Lloyd also drew attention earlier this week when she shared a seriously heartwarming moment and words of encouragement with Thailand’s goaltender after the U.S.’s 13–0 blowout win. THESE are the stories we love to see, not the celebration controversy.
Meanwhile in rugby: Canada’s women’s rugby sevens team also found huge success (ironically, also in France) this weekend, ending their season with a bronze medal in the final tournament of the HSBC rugby sevens series and punching their ticket to the 2020 Olympic Games in Tokyo.
Canada finished with a bronze medal at the 2016 Rio Olympics and will be looking to defend or better that in Tokyo.
The GIST: The U.S. Open major golf tournament in Pebble Beach, California, wrapped up on Sunday night with American Gary Woodland shooting a 13 under par to win his first major title (and the $2.25M prize that comes with it). But what’s debatably more important is that Canadian Brooke Henderson made some golf history.
Tell me about Brooke!: The 21-year-old golfer won the Meijer Classic on Sunday, her ninth LPGA title, to become the winningest pro golfer in Canadian history. She now has more titles than any Canadian golfer, male or female. Did we mention she’s only 21? Mind-blowing.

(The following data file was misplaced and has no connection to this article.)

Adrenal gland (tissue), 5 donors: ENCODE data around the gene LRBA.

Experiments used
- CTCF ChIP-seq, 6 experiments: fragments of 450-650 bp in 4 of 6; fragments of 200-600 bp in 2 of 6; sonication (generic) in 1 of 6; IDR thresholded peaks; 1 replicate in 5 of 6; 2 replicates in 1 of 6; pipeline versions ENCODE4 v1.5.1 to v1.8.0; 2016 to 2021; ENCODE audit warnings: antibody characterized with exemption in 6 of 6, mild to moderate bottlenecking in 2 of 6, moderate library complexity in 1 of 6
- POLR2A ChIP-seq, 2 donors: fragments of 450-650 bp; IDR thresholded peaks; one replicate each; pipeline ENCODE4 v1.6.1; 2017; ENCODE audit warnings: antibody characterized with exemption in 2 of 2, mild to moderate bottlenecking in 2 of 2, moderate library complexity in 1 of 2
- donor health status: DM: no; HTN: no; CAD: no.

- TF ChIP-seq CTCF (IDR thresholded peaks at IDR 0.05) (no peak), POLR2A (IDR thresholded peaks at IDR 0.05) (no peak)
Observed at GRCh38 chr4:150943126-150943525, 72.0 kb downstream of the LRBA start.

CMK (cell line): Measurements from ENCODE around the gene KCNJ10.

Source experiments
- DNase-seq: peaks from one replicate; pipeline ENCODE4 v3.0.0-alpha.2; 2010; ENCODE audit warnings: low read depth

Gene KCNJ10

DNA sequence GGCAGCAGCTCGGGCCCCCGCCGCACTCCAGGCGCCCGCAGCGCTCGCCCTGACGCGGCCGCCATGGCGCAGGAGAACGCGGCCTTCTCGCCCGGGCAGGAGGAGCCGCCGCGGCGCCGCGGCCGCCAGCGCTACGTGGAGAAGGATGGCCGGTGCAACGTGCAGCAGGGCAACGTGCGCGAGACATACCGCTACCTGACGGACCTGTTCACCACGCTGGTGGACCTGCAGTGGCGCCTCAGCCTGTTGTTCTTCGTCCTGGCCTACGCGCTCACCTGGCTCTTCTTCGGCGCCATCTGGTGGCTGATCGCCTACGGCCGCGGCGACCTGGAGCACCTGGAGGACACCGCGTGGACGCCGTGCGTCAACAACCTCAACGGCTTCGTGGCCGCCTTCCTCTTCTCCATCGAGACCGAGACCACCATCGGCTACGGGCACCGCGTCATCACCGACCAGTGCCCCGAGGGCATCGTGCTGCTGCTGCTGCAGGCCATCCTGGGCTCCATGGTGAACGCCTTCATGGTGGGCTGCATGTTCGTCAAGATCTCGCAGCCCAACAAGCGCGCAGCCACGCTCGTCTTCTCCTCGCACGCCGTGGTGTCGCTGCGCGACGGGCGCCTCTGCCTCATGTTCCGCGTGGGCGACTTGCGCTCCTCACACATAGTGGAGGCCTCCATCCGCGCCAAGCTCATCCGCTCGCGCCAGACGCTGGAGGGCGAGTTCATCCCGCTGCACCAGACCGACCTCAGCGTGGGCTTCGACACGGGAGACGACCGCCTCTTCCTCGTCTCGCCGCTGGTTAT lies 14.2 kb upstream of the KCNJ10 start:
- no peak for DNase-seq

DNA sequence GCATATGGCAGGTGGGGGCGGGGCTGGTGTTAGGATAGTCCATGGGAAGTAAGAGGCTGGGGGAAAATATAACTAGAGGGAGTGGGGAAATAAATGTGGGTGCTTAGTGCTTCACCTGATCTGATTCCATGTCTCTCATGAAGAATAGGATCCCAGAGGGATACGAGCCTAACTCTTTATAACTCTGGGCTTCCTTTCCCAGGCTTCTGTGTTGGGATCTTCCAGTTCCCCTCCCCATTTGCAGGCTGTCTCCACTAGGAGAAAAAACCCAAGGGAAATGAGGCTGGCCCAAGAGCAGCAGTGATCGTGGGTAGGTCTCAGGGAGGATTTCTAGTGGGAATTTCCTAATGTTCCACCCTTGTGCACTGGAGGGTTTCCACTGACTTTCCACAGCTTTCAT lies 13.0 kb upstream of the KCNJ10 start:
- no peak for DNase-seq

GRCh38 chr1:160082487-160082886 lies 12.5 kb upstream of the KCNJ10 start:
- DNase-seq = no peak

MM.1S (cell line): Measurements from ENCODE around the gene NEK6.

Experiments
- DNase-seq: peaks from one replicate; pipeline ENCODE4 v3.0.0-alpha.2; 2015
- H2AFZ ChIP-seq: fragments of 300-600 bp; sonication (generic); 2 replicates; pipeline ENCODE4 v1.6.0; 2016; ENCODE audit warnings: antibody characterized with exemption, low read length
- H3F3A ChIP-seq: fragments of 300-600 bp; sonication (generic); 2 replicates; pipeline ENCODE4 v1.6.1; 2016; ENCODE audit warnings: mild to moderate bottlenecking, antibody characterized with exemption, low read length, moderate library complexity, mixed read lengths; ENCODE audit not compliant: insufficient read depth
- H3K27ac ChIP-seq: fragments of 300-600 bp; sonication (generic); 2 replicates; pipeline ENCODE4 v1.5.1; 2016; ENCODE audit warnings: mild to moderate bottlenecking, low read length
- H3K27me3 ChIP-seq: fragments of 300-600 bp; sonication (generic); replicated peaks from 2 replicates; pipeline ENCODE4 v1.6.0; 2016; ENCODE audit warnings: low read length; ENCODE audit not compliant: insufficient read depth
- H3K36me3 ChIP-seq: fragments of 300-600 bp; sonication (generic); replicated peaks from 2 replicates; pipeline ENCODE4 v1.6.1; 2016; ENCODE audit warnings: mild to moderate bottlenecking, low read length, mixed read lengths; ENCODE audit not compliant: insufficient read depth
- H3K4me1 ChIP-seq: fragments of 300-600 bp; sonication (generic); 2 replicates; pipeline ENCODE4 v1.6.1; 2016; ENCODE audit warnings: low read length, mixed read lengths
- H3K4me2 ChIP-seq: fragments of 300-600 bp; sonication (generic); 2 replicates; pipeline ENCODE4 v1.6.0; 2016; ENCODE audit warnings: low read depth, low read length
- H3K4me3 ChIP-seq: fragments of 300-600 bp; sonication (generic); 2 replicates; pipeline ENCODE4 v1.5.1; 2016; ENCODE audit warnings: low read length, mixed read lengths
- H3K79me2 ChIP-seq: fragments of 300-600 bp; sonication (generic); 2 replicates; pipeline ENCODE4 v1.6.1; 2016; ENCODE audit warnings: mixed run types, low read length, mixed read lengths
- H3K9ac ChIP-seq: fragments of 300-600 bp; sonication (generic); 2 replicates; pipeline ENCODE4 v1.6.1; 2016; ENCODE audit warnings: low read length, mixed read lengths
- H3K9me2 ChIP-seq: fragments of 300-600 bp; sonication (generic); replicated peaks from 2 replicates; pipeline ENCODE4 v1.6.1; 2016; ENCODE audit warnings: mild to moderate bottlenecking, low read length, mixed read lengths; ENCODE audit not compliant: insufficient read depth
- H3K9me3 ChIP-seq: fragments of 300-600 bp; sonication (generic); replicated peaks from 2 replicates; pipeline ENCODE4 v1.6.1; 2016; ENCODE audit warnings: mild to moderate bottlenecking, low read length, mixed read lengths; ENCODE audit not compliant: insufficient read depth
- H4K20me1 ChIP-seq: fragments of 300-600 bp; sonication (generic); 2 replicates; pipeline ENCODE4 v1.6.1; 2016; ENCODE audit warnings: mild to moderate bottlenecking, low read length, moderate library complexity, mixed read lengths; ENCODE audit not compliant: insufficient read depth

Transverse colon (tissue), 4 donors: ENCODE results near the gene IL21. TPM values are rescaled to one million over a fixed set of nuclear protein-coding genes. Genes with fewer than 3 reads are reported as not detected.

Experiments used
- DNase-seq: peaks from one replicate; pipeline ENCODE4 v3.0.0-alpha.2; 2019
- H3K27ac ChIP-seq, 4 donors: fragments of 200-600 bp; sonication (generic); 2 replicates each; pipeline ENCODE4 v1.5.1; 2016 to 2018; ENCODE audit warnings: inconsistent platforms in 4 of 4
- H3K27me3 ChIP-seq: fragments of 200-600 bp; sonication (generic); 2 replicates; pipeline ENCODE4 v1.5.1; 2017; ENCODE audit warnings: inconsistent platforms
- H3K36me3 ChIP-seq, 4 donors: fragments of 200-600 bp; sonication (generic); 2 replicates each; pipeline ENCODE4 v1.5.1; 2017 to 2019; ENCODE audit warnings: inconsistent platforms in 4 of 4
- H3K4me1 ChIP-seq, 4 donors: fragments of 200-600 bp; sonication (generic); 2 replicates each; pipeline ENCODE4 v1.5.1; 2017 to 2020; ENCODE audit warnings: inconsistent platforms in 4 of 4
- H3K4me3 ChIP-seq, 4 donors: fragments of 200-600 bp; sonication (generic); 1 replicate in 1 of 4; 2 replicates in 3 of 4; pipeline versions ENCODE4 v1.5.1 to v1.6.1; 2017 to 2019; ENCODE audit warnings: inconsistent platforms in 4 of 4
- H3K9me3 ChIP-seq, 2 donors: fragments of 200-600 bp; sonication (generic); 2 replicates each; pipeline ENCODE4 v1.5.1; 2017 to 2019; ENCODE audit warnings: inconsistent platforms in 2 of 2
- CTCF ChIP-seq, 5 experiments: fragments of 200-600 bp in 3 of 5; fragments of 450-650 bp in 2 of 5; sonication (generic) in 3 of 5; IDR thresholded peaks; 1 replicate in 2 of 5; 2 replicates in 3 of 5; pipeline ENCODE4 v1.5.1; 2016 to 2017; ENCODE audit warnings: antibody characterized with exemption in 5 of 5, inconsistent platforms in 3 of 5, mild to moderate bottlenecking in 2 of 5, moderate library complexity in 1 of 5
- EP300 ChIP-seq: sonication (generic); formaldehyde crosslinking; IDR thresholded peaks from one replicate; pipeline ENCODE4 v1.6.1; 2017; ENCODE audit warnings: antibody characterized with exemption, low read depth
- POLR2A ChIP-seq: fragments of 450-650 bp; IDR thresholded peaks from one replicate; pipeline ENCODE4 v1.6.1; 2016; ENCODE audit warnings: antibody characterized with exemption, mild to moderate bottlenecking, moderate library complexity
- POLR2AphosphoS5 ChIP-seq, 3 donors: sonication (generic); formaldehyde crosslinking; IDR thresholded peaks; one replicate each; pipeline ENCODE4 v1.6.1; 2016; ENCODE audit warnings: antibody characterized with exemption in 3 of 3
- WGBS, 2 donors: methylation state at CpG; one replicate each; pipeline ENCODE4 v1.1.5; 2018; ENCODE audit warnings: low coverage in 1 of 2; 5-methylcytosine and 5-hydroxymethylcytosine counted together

Amazing! What about the U.S. Open?: American Gary Woodland dominated the entire weekend, leading the field from Friday all the way to Sunday. This win also marks the first time that Woodland has hung on to his lead going into the final round (he was previously 0-7). We’re sure it’s nice to get that monkey off his back.
It’s important to note — because we must find a tie to Canada whenever we can — that Woodland’s caddie, Brennan Little, is Canadian!
Woodland just beat fellow American Brooks Koepka (pronounced KUP-KA) by three strokes. If Koepka were to have won, it would have been his third straight U.S. Open title. Close, but no cigar.
What’s Up This Week?
Monday: The Toronto Raptors championship parade starts at 10 a.m. ET and weaves its way to city hall for a rally at 12:30 p.m. ET. Can’t make it? No sweat. Follow along with our Instagram stories.
Wednesday: Canada’s men’s soccer team is playing in a summer tournament of their own, the Gold Cup, featuring 16 countries from the Confederation of North, Central American and Caribbean Association Football (CONCACAF).
Thursday: Canada plays its last Women’s World Cup round robin game, against the Netherlands at 12 p.m. ET. The perfect lunch-time break.
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Let’s Talk: At The GIST, we’re constantly looking for ways to improve and provide more value to you. And there’s no better way to do this than talking with you, our beloved GISTer. We’re hoping that you could spare 20 minutes (we promise we’ll keep it short) of your time next Tuesday, June 25th or Friday, June 28th for us to pick your brain. We’d love to chat. You can book your call at a time that works for you here. Thanks so much for your help and hope to talk soon.